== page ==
Want to learn more about types of buyers? Watch the 6.5-minute video below, featuring an explanation from Barrett and Rob. If you are reading this blog via email, click here to watch the video. 

 

Getting Ready to sell 

Before buyers start knocking, there are different things you can do to ensure your company is kept in a condition that is easier to sell.  

  1. Ensure your data stays clean – Is your customer list solid? Do you have long-term, reoccurring customers? Is your customer list growing? How can you keep your cancellation rate low?  
  2. What does your pricing look like - Is your pricing in line with the market? Or are you the cheapest person in town?  
  3. Build repeatable, reoccurring services – The more repeatable, reoccurring services you can build into your business model, the more profitable your customer list will be. In other words, are you selling grub control as a single add-on service for one year? Or is grub control already built into your standard program as a repeatable service each year?  
  4. A note on financials – Most buyers are sophisticated enough to know that they can value a lawn care company without looking at a P&L, but keeping your financials in order is always a plus!  

Want to learn more about how to prepare for a sale? Watch the 3.5-minute video below, featuring an explanation from Barrett and Rob. If you are reading this blog via email, click here to watch the video. 

 

Lifecycle of the deal 

You’ve been approached by a buyer, so what is the next step? Here are the basic stages in the life cycle of the deal. Keep in mind that a merger may take 6 months to close!  

  1. Getting approached by a buyer 
  2. Receiving a verbal offer 
  3. Providing a high-level view of metrics – You provide a high-level view on metrics including revenue, your number of customers, etc.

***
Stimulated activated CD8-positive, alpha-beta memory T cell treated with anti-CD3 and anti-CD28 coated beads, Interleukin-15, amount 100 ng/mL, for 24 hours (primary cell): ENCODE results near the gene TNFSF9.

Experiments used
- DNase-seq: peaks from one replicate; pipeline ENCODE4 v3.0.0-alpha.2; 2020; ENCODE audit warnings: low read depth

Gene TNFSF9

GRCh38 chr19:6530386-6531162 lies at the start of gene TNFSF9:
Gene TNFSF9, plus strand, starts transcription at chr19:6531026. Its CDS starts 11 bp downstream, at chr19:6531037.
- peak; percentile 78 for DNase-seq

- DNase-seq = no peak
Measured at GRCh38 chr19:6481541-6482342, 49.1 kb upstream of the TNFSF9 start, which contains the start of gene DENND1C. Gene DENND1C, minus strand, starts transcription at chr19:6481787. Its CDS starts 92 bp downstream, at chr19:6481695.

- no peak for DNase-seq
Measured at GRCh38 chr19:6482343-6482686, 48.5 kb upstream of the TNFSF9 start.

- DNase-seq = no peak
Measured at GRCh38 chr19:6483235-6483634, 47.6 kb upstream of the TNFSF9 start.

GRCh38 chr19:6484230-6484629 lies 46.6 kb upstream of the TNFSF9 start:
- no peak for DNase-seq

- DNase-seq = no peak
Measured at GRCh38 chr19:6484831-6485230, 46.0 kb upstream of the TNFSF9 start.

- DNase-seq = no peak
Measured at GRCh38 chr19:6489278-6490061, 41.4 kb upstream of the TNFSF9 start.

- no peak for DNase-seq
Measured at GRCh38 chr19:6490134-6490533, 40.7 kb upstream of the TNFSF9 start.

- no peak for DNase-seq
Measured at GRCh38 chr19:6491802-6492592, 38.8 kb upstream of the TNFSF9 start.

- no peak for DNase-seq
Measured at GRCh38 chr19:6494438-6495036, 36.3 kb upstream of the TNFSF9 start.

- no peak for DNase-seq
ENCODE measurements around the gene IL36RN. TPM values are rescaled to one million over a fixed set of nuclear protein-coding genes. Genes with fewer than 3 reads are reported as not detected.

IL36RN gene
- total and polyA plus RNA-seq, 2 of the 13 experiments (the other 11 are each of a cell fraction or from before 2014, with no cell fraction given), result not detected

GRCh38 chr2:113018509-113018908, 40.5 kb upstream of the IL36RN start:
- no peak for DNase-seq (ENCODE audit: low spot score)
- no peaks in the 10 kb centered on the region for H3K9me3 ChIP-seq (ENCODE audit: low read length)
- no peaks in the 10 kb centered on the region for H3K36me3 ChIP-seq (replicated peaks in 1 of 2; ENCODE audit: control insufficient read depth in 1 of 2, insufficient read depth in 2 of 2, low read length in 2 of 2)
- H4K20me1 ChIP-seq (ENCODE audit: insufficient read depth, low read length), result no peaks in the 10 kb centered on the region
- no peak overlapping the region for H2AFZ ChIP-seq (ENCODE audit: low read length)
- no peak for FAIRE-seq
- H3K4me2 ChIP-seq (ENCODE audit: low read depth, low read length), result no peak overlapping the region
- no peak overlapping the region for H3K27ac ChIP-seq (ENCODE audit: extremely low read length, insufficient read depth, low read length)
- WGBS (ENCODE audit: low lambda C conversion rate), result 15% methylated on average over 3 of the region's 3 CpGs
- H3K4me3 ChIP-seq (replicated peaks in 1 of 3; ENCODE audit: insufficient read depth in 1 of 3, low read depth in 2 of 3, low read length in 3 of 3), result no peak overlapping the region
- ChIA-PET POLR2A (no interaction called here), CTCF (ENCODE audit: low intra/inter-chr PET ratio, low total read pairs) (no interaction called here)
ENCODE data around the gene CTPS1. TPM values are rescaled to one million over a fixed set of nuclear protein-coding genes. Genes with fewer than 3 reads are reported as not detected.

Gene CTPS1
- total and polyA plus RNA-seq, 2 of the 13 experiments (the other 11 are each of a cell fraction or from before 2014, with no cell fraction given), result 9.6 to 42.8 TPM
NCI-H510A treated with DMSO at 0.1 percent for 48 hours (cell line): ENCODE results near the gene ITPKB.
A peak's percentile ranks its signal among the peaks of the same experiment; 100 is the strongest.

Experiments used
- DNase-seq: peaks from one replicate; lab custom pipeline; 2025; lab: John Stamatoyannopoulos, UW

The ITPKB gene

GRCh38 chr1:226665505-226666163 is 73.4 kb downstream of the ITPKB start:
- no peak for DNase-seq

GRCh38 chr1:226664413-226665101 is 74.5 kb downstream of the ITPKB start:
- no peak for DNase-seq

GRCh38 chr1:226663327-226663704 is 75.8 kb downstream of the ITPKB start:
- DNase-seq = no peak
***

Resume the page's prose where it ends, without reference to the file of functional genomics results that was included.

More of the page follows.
4. A loose terms sheet is created. Keep in mind this is non-binding and very loose.  
  5. Attorneys negotiate and a due diligence process occurs where the buyer will ask you for additional information about your company. 

Want to learn more about the lifecycle of the deal? Watch the 2.5-minute video below, featuring an explanation from Barrett and Rob. If you are reading this blog via email, click here to watch the video. 

 

Who to consult?

There are a lot of people you should consider consulting before selling your company. Your accountants and attorney are both important players, but you’ll also need to bring in any shareholders you currently have. Additionally, you will need to consult a wealth manager to create a plan for the funds after the sale closes, ensuring a good tax situation. Lastly, don’t forget to consult your peers. Fellow lawn care company owners in other markets can provide their experience with selling lawn care companies and dealing with certain buyers.  

Want to learn more about who to consult when selling your lawn care company? Watch the 3-minute video below, featuring an explanation from Barrett and Rob. If you are reading this blog via email, click here to watch the video. 

 

If you liked this blog, be sure to register for our webinar! 

tree and shrub applications

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In this webinar, we discuss how to price out applications, what products to use, and how to market tree and shrub services to your current customers. 

This webinar will be hosted by Holganix National Sales Manager, Rob McCoy. 

>>Register: Adding Tree and Shrub Plant Health Care Applications

Posted by Kaitlyn Ersek on Jan 19, 2023 10:00:48 AM

Kaitlyn Ersek

Topics: lawn care, lawn care company, lawn care industry, lawn care busienss marketing, lawn care business